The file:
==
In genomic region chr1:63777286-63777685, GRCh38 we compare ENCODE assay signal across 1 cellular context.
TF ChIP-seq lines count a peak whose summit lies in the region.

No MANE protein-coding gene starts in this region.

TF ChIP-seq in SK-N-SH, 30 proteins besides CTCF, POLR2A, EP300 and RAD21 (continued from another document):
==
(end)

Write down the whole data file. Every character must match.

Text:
In genomic region chr1:63777286-63777685, GRCh38 we compare ENCODE assay signal across 1 cellular context.
TF ChIP-seq lines count a peak whose summit lies in the region.

No MANE protein-coding gene starts in this region.

TF ChIP-seq in SK-N-SH, 30 proteins besides CTCF, POLR2A, EP300 and RAD21 (continued from another document):